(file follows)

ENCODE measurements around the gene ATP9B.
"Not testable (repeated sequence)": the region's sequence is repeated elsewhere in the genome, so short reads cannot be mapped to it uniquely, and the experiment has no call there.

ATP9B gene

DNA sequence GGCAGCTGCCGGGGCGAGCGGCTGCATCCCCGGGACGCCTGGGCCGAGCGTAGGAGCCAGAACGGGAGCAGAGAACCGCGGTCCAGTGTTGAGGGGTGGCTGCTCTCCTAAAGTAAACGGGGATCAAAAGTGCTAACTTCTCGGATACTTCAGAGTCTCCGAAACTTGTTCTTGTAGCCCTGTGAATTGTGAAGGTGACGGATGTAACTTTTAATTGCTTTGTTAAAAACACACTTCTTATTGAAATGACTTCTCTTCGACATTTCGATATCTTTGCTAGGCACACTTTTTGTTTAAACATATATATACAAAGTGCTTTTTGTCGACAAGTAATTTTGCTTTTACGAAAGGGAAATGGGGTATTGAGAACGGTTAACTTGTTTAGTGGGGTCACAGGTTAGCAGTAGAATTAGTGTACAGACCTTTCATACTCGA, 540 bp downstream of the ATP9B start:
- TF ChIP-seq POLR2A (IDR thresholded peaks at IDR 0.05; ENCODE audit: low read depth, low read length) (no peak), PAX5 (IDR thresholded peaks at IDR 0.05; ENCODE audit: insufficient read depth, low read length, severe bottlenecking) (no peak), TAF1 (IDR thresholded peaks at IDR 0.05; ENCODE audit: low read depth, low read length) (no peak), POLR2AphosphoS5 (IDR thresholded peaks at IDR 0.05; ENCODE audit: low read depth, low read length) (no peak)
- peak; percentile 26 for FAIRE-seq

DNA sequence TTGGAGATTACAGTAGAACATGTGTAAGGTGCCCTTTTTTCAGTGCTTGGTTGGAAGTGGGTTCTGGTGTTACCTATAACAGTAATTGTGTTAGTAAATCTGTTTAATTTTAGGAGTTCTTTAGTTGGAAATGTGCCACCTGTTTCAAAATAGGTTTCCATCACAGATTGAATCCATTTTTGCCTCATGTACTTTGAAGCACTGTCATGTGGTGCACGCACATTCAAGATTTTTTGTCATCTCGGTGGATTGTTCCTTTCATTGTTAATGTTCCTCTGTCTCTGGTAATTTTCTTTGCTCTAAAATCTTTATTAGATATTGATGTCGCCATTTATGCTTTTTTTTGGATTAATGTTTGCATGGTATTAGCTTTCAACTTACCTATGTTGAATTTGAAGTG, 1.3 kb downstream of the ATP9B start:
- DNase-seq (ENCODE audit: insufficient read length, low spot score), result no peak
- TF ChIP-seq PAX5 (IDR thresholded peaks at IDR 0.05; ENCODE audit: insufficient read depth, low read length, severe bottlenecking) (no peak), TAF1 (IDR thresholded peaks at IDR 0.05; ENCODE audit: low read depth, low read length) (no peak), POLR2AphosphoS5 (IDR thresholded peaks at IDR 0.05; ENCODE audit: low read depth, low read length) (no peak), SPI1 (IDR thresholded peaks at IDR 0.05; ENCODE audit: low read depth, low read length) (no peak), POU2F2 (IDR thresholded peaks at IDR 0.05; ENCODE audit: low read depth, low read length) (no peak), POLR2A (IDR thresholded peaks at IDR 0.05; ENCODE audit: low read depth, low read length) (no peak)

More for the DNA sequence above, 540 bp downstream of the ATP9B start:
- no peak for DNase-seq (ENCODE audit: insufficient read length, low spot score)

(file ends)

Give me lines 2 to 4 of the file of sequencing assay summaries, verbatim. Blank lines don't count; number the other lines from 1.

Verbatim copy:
"Not testable (repeated sequence)": the region's sequence is repeated elsewhere in the genome, so short reads cannot be mapped to it uniquely, and the experiment has no call there.

ATP9B gene

DNA sequence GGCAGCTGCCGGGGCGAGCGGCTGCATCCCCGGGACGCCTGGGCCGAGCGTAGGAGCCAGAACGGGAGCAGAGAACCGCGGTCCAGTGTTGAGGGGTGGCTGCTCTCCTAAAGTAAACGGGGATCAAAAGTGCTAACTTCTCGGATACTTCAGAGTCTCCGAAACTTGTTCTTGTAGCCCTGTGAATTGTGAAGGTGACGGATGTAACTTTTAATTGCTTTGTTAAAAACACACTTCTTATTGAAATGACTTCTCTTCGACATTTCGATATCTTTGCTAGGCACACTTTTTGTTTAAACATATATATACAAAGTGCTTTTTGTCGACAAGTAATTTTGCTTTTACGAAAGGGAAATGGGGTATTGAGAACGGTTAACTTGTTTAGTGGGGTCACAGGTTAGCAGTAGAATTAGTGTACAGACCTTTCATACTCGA, 540 bp downstream of the ATP9B start: